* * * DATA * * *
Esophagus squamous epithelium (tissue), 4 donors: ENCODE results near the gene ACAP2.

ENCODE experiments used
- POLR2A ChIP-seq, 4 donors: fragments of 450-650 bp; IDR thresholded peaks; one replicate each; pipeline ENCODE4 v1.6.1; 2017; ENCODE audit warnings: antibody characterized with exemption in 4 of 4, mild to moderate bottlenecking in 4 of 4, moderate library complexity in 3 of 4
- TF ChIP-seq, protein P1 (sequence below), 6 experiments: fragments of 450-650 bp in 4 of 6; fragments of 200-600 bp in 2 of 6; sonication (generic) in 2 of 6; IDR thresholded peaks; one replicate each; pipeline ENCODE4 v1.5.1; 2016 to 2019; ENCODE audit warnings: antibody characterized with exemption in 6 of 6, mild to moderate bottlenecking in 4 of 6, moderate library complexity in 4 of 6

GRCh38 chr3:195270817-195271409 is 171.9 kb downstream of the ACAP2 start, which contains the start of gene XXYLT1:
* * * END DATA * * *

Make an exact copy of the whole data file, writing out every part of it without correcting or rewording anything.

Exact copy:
Esophagus squamous epithelium (tissue), 4 donors: ENCODE results near the gene ACAP2.

ENCODE experiments used
- POLR2A ChIP-seq, 4 donors: fragments of 450-650 bp; IDR thresholded peaks; one replicate each; pipeline ENCODE4 v1.6.1; 2017; ENCODE audit warnings: antibody characterized with exemption in 4 of 4, mild to moderate bottlenecking in 4 of 4, moderate library complexity in 3 of 4
- TF ChIP-seq, protein P1 (sequence below), 6 experiments: fragments of 450-650 bp in 4 of 6; fragments of 200-600 bp in 2 of 6; sonication (generic) in 2 of 6; IDR thresholded peaks; one replicate each; pipeline ENCODE4 v1.5.1; 2016 to 2019; ENCODE audit warnings: antibody characterized with exemption in 6 of 6, mild to moderate bottlenecking in 4 of 6, moderate library complexity in 4 of 6

GRCh38 chr3:195270817-195271409 is 171.9 kb downstream of the ACAP2 start, which contains the start of gene XXYLT1: